It is important for leaders to know who has pets. This may be an important factor during training, deployments, personal issues, emergencies or evacuations, and more. It is important to recognize that many military members view their pets as an integrated part of their family, and thus, by allowing them to properly plan and care for their pet, leaders are improving their morale during potentially critical times.
Ask About Pets During Mentoring
Every military member is mentored by a superior, especially when first checking into a new unit. They are asked about their spouses, children and family, but what about pets? Pets can be a military member’s soul companionship, or an integral part of their family. It is important to recognize the value pets give to our military members, especially considering the benefits pets can give to a family in terms of comfort and companionship.
Pre-Deployment and Pre-PCSing Checklists
Whenever a deployment or PCS is pending, military members receive several checklists. Included in that checklist should be a plan for their pet. Additionally, military members moving overseas may be confronted by a wave of complicated policies and requirements. Referring military members to either a base veterinarian or to companies like PCSPets.com can help them make plans to bring their pets with them to their next duty station, regardless of location.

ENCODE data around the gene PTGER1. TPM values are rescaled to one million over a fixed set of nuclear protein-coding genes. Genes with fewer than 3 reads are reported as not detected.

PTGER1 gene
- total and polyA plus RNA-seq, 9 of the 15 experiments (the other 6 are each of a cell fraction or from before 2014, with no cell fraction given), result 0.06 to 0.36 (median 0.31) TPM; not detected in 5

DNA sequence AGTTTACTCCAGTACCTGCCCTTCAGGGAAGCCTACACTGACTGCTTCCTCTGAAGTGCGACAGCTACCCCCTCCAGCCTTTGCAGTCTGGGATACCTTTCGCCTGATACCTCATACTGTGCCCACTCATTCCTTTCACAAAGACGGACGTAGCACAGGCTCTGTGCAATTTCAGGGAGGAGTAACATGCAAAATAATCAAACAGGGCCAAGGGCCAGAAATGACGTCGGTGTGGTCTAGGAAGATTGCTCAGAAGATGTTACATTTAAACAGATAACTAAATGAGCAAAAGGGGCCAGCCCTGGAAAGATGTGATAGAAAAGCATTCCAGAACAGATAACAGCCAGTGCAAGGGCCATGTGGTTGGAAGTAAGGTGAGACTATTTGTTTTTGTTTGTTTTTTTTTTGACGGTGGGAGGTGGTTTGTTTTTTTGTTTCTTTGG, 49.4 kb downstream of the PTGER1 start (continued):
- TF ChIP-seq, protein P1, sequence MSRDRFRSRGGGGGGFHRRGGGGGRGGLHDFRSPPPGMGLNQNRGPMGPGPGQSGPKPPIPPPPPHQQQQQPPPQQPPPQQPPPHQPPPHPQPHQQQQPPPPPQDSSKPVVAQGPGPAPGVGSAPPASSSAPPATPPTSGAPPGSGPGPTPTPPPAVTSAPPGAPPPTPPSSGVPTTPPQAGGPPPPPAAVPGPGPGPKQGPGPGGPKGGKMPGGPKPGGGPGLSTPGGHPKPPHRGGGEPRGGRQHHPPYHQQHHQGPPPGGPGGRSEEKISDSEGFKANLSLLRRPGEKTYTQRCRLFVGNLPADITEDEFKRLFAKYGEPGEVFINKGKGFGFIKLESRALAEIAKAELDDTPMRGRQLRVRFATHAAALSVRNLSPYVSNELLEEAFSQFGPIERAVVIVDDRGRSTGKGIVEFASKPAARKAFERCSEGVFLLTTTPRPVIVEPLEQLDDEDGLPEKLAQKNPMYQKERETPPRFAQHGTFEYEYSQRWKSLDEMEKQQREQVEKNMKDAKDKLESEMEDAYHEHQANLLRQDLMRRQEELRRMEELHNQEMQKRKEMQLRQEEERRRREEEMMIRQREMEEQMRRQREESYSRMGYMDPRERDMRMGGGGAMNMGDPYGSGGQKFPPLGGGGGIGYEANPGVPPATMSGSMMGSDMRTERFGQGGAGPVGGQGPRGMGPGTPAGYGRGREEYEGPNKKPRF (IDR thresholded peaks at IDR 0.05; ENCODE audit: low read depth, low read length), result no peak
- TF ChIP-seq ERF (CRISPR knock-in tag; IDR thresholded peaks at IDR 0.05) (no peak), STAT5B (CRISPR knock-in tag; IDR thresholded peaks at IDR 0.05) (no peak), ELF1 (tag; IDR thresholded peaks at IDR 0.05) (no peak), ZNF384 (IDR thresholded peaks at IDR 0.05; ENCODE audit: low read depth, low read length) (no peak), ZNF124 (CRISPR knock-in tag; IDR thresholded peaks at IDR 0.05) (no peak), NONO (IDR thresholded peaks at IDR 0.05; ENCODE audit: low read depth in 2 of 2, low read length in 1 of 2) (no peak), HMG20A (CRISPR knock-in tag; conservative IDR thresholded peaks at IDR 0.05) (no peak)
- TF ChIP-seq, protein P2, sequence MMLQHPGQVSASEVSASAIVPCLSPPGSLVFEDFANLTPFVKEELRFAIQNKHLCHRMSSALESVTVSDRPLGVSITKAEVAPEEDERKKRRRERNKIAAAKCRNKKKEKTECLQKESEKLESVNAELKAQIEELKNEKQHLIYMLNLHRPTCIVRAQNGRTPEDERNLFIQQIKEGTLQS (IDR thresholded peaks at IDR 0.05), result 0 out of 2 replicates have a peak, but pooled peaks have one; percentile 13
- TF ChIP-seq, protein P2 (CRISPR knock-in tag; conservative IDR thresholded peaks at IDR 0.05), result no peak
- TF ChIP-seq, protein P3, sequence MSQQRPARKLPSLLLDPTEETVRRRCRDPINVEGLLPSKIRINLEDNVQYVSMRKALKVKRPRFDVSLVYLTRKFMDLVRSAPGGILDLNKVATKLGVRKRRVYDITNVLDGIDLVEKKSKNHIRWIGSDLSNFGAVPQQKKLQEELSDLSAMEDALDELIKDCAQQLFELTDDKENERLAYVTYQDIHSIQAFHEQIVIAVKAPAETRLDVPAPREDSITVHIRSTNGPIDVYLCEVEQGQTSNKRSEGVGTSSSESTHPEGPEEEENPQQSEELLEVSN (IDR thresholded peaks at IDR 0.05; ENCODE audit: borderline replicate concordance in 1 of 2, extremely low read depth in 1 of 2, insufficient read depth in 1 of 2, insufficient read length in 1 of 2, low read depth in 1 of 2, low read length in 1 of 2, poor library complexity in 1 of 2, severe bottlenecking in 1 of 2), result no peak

Ensure Members Have Pet Plan for Emergencies or Evacuation
In any briefs, checklists or pamphlets handed out during emergency or evacuation preparation, include details about options for pets during these critical times. Many emergency shelters will not accept pets, and thus, a member may have to alter their plan in order to ensure they can keep their pets with them during evacuation. Most all shelters require current vaccination records, something that should be included in an emergency travel kit. Additionally, some facilities offer emergency boarding for pets.
Place an Informational Flyer on Your Resource Board
Military members are often confronted by several flyers and resources available to them, but rarely are they given resources for their pet’s care. Dogs on Deployment provides a free printable flyer for your command to hang in areas of heavy traffic so that those who could use our fostering service can learn that we exist.
Ensure Your Ombudsman or Family Readiness Officer Knows About Dogs on Deployment
Spouse groups and spouse group officers can be huge resources for both military members and their spouses to receive information regarding various services available outside of traditional military services. Dogs on Deployment can be one of those resources for military families to turn to for help with their pets’ care.
Contact Your Base Support Offices About Our Program
It is important that any official military service organization is also aware that Dogs on Deployment exists to support military pet owners. Examples include Fleet and Family Support, MWR and base veterinarians. While they may not be able to officially endorse Dogs on Deployment, word of mouth recommendations will help those who could benefit from our services, learn we exist.